The nonlinearity, polyvariety, and instability of the dynamics of complex systems development require the examination of at least three groups of factors to be able to build developmental models of such systems, which can later become a basis for training program development. The three groups of factors include: 1) the system's own developmental trends (Group 1); 2) the methods of impact on the system (Group 2); and 3) external mechanisms of selfchange processes initiated in the desired direction (Group 3) (Pogozhina, 2016). Therefore, in order to build modern, effective programs for aiding the development of preschoolers' logical thinking, it is necessary to study the specifics of the operational structures functioning within their thought systems (Group 1) (Pogozhina, 2015, 2016).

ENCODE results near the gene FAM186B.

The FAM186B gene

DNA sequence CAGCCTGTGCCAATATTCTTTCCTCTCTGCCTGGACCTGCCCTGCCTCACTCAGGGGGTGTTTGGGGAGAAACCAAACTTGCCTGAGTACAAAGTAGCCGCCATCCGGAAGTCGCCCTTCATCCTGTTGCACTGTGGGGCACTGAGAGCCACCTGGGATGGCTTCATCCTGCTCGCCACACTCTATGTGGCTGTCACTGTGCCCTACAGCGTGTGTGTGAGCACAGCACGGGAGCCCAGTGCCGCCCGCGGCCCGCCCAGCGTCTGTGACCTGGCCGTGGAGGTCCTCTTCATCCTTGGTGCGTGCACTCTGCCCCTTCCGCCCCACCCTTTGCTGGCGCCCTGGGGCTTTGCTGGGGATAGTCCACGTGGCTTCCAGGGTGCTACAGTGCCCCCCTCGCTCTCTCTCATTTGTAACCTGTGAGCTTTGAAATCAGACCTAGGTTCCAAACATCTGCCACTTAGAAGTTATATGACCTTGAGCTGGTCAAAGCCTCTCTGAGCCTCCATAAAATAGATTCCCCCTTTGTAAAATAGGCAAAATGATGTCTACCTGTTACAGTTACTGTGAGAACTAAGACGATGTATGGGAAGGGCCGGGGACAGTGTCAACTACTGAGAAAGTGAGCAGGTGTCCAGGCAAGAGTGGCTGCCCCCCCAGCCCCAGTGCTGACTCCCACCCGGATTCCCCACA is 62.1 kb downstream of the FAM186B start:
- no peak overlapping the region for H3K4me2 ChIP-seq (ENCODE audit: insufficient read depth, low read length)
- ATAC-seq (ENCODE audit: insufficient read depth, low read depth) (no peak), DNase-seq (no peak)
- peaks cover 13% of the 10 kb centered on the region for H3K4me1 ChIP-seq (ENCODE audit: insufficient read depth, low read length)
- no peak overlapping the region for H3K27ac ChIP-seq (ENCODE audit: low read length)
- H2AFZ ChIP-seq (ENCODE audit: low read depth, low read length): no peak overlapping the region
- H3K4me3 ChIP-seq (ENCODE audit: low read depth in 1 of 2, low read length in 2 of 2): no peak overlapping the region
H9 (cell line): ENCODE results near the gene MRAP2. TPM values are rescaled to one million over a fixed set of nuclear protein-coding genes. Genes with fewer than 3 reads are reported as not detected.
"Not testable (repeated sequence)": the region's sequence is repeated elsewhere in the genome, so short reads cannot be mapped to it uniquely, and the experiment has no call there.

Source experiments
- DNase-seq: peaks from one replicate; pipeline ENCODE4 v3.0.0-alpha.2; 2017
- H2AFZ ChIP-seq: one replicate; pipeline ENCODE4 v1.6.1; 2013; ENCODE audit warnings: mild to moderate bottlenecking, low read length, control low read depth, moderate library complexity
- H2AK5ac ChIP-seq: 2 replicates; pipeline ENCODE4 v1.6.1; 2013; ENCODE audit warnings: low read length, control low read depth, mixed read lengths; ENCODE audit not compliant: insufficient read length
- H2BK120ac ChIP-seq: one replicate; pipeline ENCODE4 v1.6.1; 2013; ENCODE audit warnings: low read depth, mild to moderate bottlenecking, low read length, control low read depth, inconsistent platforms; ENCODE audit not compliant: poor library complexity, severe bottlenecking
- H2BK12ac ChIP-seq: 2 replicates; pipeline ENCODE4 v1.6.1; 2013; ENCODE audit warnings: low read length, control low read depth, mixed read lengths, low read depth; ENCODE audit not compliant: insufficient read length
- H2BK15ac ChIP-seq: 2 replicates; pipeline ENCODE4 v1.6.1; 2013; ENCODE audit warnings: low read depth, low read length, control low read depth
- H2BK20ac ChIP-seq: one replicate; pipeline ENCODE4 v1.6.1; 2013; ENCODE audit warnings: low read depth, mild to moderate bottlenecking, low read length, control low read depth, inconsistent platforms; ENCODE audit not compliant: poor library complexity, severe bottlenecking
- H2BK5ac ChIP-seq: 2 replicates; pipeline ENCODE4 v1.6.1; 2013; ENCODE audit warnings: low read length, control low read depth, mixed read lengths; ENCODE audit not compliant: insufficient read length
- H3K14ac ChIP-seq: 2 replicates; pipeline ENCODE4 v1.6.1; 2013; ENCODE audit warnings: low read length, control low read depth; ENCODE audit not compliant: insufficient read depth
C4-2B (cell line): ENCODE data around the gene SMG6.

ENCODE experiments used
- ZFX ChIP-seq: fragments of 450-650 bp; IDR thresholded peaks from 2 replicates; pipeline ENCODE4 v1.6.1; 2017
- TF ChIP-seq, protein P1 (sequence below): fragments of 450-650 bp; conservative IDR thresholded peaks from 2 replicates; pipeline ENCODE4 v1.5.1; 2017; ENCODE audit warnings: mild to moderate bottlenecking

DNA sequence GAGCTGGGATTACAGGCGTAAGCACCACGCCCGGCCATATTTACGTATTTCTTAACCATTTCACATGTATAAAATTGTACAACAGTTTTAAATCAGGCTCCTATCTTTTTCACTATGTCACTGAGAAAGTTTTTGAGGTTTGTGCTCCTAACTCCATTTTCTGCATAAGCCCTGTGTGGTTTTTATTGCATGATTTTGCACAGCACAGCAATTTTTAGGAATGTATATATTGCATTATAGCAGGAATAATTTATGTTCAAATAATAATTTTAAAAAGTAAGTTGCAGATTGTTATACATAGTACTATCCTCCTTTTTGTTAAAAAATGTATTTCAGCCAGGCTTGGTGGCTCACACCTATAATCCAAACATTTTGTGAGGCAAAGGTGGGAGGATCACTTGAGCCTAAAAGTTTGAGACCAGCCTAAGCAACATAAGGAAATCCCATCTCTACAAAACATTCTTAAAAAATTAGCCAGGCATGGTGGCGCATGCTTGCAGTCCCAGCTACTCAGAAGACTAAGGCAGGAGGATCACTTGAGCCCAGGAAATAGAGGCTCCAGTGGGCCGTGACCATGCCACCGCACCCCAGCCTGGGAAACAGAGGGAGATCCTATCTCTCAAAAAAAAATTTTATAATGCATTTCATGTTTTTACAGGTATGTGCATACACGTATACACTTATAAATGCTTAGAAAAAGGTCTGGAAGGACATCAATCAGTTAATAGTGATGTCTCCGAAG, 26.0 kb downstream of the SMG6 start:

Piaget (1994) identifies two groups of operations in the preschoolers' thinking system: 1) the logicalmathematical, comprised of classification, seriation, and construction of an invariant (conservation principle) and 2) the spatialtemporal, comprised of threedimensional design patterning (linear ordering, transformation of geometrical shapes, reconstruction of sensorimotor space at the level of representations), and the structuring of time (Piaget, 1994; Piaget, Inhelder, 2003; Bloom, Hastings, Madaus, 1971; Inhelder, Piaget, 2013; Piaget, Inhelder, Szeminska, 2013). These operations, especially the logicalmathematical, have been widely studied from the standpoint of their phenomenology, assessment diagnostic procedures development, and methods of formation. Examination of functional specifics, and the characteristics of the links between the levels of development of the various logical operations were carried out only within the logicalmathematical groups (Pogozhina, 2014, 2016; Astakhova Pogozhina, 2004; Pogozhina, 2011). Analysis of the links within the spatialtemporal operations group remained a challenge.